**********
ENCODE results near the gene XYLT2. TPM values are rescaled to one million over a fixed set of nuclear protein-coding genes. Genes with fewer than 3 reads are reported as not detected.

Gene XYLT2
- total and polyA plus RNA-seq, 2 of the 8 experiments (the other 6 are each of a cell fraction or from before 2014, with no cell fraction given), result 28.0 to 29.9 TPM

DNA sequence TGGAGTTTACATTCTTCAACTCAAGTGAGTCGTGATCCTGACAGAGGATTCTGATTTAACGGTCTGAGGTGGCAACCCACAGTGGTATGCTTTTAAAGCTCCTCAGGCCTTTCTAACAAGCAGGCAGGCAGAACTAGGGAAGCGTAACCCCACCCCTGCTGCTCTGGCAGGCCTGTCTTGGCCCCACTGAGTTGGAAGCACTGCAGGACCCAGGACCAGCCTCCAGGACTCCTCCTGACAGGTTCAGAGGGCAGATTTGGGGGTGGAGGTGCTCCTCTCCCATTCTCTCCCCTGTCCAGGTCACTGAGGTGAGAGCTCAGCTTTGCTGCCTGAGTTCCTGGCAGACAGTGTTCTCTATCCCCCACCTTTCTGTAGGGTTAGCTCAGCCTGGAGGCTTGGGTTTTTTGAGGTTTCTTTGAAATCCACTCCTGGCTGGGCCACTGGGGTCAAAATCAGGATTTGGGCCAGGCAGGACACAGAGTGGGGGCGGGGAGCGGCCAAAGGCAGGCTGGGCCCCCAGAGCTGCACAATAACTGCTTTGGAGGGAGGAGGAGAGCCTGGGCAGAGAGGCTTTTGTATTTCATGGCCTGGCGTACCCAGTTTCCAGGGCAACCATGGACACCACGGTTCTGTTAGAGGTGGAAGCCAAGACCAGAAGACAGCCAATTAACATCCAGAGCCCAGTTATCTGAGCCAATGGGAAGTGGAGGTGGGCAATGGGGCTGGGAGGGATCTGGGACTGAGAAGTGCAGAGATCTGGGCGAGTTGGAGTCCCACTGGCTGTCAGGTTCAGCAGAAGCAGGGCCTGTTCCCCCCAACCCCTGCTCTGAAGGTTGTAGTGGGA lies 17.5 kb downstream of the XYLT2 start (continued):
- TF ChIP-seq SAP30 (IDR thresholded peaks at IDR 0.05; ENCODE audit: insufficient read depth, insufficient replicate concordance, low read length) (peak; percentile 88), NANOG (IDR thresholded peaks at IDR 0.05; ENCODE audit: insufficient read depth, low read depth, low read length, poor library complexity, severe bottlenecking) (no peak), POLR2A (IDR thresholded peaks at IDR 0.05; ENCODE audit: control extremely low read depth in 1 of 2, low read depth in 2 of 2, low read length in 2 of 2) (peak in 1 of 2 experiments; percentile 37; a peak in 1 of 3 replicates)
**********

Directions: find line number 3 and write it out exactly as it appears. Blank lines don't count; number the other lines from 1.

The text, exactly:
- total and polyA plus RNA-seq, 2 of the 8 experiments (the other 6 are each of a cell fraction or from before 2014, with no cell fraction given), result 28.0 to 29.9 TPM